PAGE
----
Le Jardin des Plantes was another great spot. But our favorite “museum” turned out to be a store! Deyrolle Taxidermy is a great place to visit with kids. Exotic taxidermy, entomology, and natural history specimens are displayed in antique wooden cases and glass bell jars. Sonya loved seeing the animals up close.

And our favorite food?: Aux Merveilleux de Fred in The Marais (or if you live in NYC, there is a location in the West Village!! who knew?!?) Eat the white chocolate meringue.

Toward the end of our stay, Spring arrived, and we were lucky to spend a day with some friends who showed us the roof of their amazing apartment in the sixth.

We spent that day in Luxembourg Gardens, my favorite place in Paris. Sonya rode the Carousel and tried to capture the brass rings on her sword. It is the oldest carousel in Paris, dating back to 1879. I could seriously watch the below video all day…

Throughout our stay, Sonya colored and did activities in Go! (Red): My Adventure Journal. Truly a fantastic travel companion!

All in all, it was a wonderful trip. Also – no hearing-related incidents! (Though Sonya did develop an ear infection upon our return..more on that later). The best part is we are planning to return this summer!

Paris, je t’aime. xoxo.

Do you have any go-to spots in Paris we shouldn’t miss when we return? 

P.S. Check out Cochlear Implant Travel Hacks and Our first trip to Italy with Sonya.


A Comedy Night Jokester

We are so excited for this year’s Comedy Night fundraiser, which benefits the Center for Hearing and Communication! To celebrate the 32nd year of classic New York comedy accessible to people of all hearing abilities, enjoy this video of Sonya telling her first joke! 🙂

Does your child have a funny joke to share? Submit your own video here (and donate to a very worthy cause that is close to my heart).





How To Talk To Your Child About Their Hearing Loss?

While driving back from an afternoon downtown at CHC where Sonya does individual speech therapy, reading/writing and group therapy; Sonya looked at me and asked, “Mom, why don’t you have CIs, but I do?”

I have long awaited this question. On one hand, I dreaded this moment because I  worried I wouldn’t answer it well. That I would be too emotional. That Sonya would be left confused or feel isolated.

But I looked forward to it too. Sonya, now three-and-a-half, is becoming increasingly self-aware. She wants to wear her hair a certain way, and is becoming more vocal about what she will and won’t put on her body each morning. Sonya now online shops with me! Lately, she has informed me that purple is no longer her favorite color. “Just pink, mommy!” (And she knows how much I hate that color 🙂

Sonya’s street style (note: Peppa Pig hair bands which can also double as bracelets)

“When you were born…” I began, “you couldn’t hear. Your ears weren’t working. That’s why you have CIs. They help you to hear! When I was born, my ears worked fine, so I didn’t need to get CIs.”

I paused as I awaited Sonya’s reaction. She simply shrugged her shoulders, and said “Oh yeah. That makes sense.”

I sighed with relief. But I realize, of course, this is only the beginning of this conversation.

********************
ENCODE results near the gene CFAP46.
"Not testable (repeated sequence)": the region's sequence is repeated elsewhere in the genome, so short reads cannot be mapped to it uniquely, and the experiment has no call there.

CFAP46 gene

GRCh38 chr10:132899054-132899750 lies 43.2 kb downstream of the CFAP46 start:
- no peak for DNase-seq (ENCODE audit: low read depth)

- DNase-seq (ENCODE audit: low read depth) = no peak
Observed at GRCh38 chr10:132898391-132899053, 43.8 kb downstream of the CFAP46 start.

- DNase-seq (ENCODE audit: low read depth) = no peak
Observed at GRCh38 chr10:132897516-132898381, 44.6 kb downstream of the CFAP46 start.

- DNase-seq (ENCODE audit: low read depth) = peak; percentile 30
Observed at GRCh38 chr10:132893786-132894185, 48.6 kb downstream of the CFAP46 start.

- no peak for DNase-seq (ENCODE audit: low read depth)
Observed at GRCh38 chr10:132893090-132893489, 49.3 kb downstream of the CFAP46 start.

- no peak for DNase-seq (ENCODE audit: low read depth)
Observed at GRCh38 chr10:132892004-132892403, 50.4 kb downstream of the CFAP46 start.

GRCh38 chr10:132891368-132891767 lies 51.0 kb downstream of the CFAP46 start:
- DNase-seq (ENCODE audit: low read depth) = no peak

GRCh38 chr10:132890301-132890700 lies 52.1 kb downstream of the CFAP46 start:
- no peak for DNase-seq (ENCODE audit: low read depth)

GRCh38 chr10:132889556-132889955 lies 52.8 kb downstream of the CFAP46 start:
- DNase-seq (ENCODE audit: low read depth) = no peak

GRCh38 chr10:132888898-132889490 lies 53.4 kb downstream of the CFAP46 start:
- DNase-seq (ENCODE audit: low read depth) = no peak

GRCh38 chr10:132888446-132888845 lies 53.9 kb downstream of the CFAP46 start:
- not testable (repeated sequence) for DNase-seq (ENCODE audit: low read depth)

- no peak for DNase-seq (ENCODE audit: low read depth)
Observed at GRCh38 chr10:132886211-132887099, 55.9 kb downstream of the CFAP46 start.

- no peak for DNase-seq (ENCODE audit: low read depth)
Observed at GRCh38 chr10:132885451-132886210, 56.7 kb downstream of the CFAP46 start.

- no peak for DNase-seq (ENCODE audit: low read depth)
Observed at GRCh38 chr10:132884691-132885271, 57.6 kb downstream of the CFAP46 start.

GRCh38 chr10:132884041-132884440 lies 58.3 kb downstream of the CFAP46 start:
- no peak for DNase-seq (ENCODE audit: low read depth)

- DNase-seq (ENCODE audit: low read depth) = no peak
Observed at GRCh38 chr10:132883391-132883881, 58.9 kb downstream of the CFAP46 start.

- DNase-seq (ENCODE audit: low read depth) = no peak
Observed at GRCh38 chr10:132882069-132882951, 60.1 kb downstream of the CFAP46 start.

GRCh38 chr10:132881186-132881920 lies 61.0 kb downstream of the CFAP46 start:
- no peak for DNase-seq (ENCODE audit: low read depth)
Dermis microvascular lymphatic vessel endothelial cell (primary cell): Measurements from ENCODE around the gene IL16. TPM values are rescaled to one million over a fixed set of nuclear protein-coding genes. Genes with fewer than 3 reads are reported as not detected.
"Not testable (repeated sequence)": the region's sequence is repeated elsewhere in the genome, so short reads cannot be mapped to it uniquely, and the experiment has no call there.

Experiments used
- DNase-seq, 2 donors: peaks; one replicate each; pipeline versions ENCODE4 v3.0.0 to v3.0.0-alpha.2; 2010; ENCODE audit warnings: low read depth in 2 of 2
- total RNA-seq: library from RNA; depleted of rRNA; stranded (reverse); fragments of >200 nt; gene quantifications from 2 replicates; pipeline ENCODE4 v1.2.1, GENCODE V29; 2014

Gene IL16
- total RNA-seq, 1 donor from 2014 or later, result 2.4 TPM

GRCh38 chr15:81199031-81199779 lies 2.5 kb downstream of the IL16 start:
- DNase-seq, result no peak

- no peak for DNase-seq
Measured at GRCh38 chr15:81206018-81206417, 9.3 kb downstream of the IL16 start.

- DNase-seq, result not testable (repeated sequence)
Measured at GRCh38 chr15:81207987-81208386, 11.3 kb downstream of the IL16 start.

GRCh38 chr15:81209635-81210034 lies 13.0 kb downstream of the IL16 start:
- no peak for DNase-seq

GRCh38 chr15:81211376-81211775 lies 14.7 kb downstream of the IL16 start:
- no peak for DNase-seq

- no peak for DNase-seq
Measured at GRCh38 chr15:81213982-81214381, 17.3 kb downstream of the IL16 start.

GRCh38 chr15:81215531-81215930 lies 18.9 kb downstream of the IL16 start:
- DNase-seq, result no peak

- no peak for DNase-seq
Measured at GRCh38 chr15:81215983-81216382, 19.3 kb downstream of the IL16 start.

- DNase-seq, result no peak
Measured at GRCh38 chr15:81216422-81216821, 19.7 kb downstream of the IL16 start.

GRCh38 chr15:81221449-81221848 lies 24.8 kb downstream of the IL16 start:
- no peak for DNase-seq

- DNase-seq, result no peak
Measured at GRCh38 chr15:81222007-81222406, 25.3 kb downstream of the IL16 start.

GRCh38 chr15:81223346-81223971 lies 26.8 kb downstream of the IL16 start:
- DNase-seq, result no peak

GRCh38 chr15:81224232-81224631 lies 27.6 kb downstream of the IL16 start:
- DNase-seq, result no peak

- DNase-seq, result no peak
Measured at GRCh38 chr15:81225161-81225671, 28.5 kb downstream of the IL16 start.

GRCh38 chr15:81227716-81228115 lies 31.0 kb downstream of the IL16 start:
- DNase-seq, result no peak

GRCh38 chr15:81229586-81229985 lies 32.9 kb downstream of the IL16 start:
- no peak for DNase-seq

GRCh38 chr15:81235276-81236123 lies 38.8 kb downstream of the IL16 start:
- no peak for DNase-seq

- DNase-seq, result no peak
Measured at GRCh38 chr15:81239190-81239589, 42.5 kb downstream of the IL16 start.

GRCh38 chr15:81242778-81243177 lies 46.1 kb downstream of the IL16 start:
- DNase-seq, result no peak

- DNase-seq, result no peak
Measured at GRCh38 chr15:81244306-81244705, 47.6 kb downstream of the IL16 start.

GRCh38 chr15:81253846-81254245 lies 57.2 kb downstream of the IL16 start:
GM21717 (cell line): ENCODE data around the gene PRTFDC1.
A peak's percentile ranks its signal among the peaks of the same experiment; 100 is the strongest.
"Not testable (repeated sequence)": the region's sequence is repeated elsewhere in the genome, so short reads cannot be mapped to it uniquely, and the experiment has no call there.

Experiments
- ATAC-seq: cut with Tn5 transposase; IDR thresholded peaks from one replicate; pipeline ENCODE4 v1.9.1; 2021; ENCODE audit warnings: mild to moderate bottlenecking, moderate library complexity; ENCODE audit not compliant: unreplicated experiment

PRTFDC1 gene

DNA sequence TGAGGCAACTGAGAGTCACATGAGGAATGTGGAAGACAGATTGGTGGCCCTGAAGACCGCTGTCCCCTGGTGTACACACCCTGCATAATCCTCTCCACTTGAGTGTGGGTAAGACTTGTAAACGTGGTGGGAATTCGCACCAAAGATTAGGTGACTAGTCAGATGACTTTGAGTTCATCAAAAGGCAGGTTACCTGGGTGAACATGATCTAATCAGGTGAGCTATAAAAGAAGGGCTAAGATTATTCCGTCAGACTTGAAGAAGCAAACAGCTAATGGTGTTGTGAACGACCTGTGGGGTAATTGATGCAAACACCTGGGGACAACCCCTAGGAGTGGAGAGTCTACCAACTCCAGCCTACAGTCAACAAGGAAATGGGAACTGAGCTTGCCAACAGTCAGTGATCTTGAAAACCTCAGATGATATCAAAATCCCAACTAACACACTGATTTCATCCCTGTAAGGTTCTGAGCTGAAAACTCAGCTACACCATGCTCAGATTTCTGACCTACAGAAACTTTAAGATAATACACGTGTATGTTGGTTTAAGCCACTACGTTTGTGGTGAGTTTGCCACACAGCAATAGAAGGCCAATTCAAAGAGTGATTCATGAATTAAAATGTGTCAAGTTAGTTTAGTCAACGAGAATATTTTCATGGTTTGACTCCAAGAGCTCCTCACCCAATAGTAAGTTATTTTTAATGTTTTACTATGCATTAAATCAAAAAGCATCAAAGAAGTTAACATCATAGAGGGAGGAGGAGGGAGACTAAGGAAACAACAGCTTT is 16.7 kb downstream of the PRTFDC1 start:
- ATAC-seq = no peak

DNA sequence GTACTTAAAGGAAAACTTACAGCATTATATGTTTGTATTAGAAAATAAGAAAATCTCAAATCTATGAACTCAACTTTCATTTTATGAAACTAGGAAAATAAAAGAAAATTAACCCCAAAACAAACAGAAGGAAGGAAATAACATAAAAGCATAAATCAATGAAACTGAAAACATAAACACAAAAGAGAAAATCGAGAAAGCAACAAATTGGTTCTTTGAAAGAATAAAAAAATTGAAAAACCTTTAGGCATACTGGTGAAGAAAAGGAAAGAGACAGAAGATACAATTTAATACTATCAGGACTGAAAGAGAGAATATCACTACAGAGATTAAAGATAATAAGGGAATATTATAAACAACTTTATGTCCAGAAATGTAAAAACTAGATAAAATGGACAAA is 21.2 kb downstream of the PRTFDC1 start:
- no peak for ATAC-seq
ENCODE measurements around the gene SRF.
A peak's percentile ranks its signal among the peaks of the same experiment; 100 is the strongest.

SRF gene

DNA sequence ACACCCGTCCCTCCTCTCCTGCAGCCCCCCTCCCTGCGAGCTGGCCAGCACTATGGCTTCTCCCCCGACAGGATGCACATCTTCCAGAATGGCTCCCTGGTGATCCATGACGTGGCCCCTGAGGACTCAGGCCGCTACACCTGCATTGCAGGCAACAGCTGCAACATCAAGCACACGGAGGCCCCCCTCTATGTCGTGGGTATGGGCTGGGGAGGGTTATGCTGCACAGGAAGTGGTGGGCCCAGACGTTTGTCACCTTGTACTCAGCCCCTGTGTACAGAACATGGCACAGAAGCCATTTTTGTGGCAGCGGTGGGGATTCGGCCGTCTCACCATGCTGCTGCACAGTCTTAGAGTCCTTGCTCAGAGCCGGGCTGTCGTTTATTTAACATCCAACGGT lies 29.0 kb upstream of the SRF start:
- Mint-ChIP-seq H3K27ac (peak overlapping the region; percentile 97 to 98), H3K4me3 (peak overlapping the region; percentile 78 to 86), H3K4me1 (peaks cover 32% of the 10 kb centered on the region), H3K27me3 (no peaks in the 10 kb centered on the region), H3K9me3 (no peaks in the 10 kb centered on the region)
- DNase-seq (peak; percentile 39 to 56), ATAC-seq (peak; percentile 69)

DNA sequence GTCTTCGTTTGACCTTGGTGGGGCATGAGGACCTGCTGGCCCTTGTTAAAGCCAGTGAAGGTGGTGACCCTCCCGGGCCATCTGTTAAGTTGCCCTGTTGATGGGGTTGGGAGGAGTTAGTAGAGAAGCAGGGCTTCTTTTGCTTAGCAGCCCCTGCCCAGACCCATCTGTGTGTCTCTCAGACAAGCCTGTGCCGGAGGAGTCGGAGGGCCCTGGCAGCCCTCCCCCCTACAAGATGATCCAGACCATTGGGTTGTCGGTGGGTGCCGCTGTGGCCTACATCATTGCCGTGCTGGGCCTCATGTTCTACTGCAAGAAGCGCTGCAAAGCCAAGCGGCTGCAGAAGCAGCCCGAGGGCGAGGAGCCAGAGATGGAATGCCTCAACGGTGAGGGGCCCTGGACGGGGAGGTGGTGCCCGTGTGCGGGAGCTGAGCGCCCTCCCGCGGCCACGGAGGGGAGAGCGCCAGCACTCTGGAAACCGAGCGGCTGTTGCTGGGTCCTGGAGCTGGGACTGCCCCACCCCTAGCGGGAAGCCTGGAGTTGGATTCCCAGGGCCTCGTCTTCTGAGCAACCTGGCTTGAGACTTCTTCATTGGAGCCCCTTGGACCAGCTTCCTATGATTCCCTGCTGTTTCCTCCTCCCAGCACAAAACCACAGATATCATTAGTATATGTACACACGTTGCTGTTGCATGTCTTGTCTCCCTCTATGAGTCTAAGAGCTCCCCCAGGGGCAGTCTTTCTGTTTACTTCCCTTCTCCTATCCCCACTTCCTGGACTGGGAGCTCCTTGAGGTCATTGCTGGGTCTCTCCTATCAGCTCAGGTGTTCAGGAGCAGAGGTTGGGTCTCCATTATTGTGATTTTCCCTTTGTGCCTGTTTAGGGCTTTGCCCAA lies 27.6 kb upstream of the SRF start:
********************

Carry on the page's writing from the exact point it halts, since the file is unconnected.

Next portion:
For this reason, I am so grateful that we have such a strong network of families with children who also have hearing loss. Each week, Sonya gets to spend an hour with her friends at group speech therapy. She loves these children (as do we) and looks forward to seeing them. We also do playdates with their families. I always thought it was sweet that she enjoyed their company so much, but now am beginning to realize the critical importance of maintaining these friendships. These children are about Sonya’s age. They also wear hearing devices. As Sonya becomes more self-aware, she will recognize that while she may be the only child in her mainstream classroom with CIs, she is not alone.

Sonya’s Group Therapy at CHC last Halloween!

CampedUP, a summer camp for children with hearing aids and cochlear implants, is another opportunity for Sonya to connect with other children with hearing loss. We are so looking forward to another summer at this wonderful camp. Last summer, Sonya (at just two years) started putting her processors and coils back on her head by herself after this camp. This year she will meet even more children from all backgrounds. I especially love the fact that the camp is of mixed ages. Older children mentor the younger ones. Sonya is no longer the youngest and will have younger children looking up to her, too!

Sonya at CampedUP last summer

Additionally, I am so grateful for our friends (those of children with hearing loss and without). For parents out there reading this with young infants, I urge you to find other parents to connect to. Whether it be me (happy to respond to emails or hop on a call!) or someone closer to you, the value of having these relationships is just so important.

Has your child asked about their hearing loss? How did you respond? As we are early in our journey, I would love to hear more ways to talk about this with our kids and I am sure other readers would agree!



Check out the Present and Future of Hearing Loss Research


Recently, Yan and I had the opportunity to visit the Stanford Initiative to Cure Hearing Loss (SICHL). Not only did we get to tour the research facilities, but we sat down with several world-renowned researchers who are on the cutting edge of curing hearing loss.

Basically, SICHL’s goal is to create treatments that repair the damaged inner ear and restore lost hearing, quiet tinnitus and improve balance. Stanford believes that hearing loss can be corrected and avoided. I strongly encourage other parents to follow their research and blog!

In particular, take a look at the following posts. These will help you to understand what the key areas of hearing loss-related research that Stanford is investing in currently, and what their goals are for the next five years: